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Salesforce is a leading cloud-based CRM platform that offers highly customized solutions for its customers, partners, and employees. Salesforce has a multilayer architecture; it incorporates one layer above the other. There is a component that is fundamental to Salesforce Architecture that we’ll look into in-depth and also take a look at the multilayered architecture.
As the above image suggests everything that Salesforce encompasses resides in the trusted, multitenant cloud. The layered architecture is what makes Salesforce’s multiple, powerful functionalities a reality. The Salesforce Platform is the bedrock of all their utilities, and it consists of APIs, Artificial Intelligence, and Data Services, all powered by metadata. All apps rest upon this platform, pre-built apps such as Sales Cloud, Marketing Cloud, and the apps available on the AppExchange.
Let’s look at some of the core components that are key to Salesforce Architecture.
One of the major reasons why Salesforce is one of the most popular CRM software in the market can be attributed to its multitenant architecture, just as the name suggests, there are multiple tenants residing in their own secure homes, but the homes are a replica of one another. In simple terms, you are sharing your assets, from mom-and-pop stores to Fortune 500 companies are neighbors in the cloud. No matter what your organization does, you have access to the same data storage, computing powers, and key features, which makes Salesforce more robust and economical.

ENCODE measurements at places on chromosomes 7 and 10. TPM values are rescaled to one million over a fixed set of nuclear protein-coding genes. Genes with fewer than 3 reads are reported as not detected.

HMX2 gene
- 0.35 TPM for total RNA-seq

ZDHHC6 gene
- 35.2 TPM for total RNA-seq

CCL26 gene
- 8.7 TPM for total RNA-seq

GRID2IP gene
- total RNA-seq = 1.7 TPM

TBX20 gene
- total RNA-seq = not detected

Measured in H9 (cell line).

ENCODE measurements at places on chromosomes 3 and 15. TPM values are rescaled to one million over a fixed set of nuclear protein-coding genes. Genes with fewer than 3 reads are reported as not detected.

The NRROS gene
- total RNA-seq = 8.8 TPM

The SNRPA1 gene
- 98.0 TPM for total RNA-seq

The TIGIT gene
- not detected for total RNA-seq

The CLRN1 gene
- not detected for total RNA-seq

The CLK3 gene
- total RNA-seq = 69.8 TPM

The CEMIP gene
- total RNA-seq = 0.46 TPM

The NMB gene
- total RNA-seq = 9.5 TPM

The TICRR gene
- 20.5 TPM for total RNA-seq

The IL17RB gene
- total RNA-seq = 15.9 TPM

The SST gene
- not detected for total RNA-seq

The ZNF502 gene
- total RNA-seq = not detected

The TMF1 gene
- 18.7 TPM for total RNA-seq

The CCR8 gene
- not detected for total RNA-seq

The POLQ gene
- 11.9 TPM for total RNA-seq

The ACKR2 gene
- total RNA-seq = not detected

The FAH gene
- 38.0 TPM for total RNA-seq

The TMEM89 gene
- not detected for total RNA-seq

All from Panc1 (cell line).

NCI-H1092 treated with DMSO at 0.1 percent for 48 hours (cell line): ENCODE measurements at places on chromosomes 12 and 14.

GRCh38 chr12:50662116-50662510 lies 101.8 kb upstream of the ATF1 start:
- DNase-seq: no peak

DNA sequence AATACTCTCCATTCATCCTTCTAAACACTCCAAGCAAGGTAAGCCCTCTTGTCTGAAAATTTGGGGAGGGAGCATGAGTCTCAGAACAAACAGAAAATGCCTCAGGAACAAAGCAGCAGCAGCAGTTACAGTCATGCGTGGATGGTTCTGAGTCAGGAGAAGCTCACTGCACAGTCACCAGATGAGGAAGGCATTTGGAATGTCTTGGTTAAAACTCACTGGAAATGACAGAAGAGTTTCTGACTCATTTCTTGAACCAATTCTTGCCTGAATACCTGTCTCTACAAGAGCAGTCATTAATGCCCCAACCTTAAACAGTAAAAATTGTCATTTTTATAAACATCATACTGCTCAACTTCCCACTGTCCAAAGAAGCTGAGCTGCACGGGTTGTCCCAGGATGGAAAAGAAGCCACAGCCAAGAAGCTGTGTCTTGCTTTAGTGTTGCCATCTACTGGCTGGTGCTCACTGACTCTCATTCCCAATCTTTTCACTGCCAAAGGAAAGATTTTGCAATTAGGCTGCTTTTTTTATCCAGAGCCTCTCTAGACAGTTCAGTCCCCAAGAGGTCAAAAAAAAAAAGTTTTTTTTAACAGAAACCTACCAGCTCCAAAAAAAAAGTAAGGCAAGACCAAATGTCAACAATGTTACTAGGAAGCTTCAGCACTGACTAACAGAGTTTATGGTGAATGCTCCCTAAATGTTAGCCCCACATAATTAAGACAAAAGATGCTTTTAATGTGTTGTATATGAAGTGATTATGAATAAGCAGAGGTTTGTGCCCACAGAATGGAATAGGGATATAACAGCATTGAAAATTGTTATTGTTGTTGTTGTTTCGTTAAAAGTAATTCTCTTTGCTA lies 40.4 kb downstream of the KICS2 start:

A single-tenant architecture implies more cost for the single user, individual updates, and higher development costs. This makes Salesforce ideal, multitenancy for the win!
Metadata is essentially data about data, Salesforce stores the metadata in the shared database along with the data, thus storing data along with what the data does, which is key in making Salesforce more scalable, customizable, and secure. Metadata can be of a few different types such as Data, Programmability, Presentation, etc. As a simple example, Users, accounts, and Contacts to name a few have fields for entry or metadata. Metadata at its core helps make sense of your data.
In layman’s terms, Application Program Interfaces (APIs) allow two software components to communicate with each other using a set of rules and protocols. Each time you check the weather snippets on your phone or use the log-in using Google / Apple you are making use of APIs. If you’ve noticed, each time you create a custom object or field in your org, Salesforce creates an API name for the same object or field, and this API name is essentially used as an access point between your org and database. When you try to access something, Salesforce uses this API name to access the Metadata and data you are looking for. Thus, the entirety of your data and metadata are API enabled, which imparts a good deal of flexibility to Salesforce. APIs make it possible to interface your applications with other applications and programming frameworks.